There was progress on verification: besides engaging in their own, domestic verification, developing countries will be subject to verification process as stipulated by the UNFCCC once they receive international aid. Steps in the right direction were also made in deforestation and in technology development and transfer. Finally, a follow-up mechanism was established under which in 2015 a progress assessment will be made in order to avoid dangerous interference with the climate. Additionally, countries will consider the possibility of lowering the average increase in temperatures to a maximum of 1.5ºC, as the nations most vulnerable to global warming requested throughout the Copenhagen summit.

When the summit concluded, nearly all the parties involved were clearly disappointed. The main reason was that the results[18] fell far short even of the political agreement that had been hoped for. The meeting failed to produce a binding accord. One will have to wait until 31, January, 2010 to find out what the developed countries’ emissions reductions intentions are, and the initiatives planned by the developing ones. Furthermore, these commitments are included not in the main body of the agreement but in an annex. Opposition to the agreement by Bolivia, Cuba, Nicaragua, Sudan and Venezuela implies the UN could only ‘take note’ of the Copenhagen accord.This means that only those countries which have ‘associated themselves’ with the agreement are subject to its requirements. In addition to the above, a decision is still pending on how to assign the US$30 billion allotted in the fast-start fund, which will apply from 2010 to 2012.

A shortage of information on the accurate measuring of emissions has to be resolved because we cannot change something we do not know about. This should mean that there are penalties beyond the naming and shaming of countries which do not live up to their commitments. So transparency and the ability to compare emissions are essential. Action plans must incorporate the possibility of conflicts that might arise because of a lack of water and food in developing countries.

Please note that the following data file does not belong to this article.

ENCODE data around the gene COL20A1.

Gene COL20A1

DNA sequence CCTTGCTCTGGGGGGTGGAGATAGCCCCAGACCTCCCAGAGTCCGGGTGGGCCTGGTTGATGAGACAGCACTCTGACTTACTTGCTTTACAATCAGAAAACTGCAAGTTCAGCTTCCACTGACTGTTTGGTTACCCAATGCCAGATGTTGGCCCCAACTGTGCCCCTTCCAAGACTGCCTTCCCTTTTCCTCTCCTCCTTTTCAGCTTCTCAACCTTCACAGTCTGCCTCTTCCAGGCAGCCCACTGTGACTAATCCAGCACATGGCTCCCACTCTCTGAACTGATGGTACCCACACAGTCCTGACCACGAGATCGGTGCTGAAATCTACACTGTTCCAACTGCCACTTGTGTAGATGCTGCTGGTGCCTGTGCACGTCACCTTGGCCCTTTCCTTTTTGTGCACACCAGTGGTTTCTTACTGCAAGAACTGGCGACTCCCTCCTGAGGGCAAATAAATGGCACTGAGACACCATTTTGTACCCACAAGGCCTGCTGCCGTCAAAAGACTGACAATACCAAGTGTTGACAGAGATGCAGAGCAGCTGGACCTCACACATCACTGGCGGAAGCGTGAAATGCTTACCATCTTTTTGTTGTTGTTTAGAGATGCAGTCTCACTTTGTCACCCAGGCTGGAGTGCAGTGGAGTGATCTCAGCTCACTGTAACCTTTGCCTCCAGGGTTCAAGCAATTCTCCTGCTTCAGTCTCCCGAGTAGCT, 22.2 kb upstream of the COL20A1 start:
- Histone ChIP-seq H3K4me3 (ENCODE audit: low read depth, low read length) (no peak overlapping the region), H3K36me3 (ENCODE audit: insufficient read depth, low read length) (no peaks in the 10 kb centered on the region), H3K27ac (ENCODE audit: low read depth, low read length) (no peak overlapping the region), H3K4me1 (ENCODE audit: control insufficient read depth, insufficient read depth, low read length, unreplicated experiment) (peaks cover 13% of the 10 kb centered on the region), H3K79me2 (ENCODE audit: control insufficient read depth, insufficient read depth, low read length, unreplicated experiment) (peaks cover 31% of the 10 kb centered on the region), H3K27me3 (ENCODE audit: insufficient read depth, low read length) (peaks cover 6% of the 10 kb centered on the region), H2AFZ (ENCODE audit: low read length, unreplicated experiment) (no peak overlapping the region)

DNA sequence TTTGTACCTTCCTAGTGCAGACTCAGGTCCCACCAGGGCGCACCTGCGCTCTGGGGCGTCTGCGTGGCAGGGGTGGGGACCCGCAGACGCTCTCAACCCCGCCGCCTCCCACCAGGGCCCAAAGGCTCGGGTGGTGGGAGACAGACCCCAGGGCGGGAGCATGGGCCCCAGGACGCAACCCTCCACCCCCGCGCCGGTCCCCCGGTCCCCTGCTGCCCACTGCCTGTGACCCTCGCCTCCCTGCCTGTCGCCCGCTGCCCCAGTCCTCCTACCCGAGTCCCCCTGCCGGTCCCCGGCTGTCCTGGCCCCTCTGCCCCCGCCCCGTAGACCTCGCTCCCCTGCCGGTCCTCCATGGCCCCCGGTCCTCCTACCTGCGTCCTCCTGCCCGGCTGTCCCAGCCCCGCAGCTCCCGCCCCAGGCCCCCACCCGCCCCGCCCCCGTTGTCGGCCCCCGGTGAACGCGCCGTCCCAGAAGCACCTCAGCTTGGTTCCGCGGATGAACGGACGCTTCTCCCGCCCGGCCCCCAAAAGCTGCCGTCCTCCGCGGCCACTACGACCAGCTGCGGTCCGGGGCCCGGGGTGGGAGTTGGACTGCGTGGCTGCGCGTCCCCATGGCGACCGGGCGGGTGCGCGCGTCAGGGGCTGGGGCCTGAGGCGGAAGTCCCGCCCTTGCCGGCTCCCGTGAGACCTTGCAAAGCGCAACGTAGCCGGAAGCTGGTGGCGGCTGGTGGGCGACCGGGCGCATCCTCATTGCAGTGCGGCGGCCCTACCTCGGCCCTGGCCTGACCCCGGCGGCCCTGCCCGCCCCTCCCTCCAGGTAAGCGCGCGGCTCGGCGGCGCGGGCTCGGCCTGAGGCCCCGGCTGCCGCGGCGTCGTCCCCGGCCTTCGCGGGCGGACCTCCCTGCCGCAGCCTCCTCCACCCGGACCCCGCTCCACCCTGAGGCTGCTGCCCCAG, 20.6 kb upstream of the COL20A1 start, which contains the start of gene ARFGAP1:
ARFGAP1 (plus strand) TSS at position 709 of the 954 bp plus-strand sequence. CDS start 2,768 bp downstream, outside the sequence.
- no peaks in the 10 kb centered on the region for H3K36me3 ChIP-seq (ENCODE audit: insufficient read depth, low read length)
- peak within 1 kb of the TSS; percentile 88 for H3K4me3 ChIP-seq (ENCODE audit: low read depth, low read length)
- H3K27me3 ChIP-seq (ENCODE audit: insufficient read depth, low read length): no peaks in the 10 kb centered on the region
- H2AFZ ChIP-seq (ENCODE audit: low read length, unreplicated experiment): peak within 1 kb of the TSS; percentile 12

Clean development mechanisms (CDM)[19] must be transformed. This transformation must involve the reduction of red tape in certification of projects. We must also guarantee that the areas where projects are being developed actually benefit from them, and that they are additional to the projects that would have been implemented in the absence of these mechanisms. Europe could encourage integration of CDMs into the energy, deforestation and water management strategies of the countries where it has interests and historical links. What is more, the Copenhagen accord does not address two vitally important issues that were included in the Bali Action Plan: (1) risk management strategies; and (2) insurance and management of losses stemming from global warming.

It is necessary to keep pushing for innovation and the transfer of low-carbon technology. This will facilitate the stability of climate agreements over the long term. We must ensure that commitments to fighting deforestation are fulfilled and last over time. The way to do this is probably to pay communities that traditionally lived off forest resources so that they protect their forests, without harming their development. The world has to deal effectively with the issue of emissions in diffuse sectors,[20] as well as emissions from the aviation and marine transport sector.

The benefits of determined and sustained action are many: greater energy security and independence from outside sources, in particular for a country like Spain; fewer diseases stemming from air pollution; business opportunities in emerging countries that make the transition towards a low-carbon economy with renewable sources in their energy mix; creation of ‘green-collar’ jobs; exports of environmental consulting services; reduced prospects for insecurity and armed conflict as a result of shortages of water and food in countries that are the most vulnerable to climate change, etc.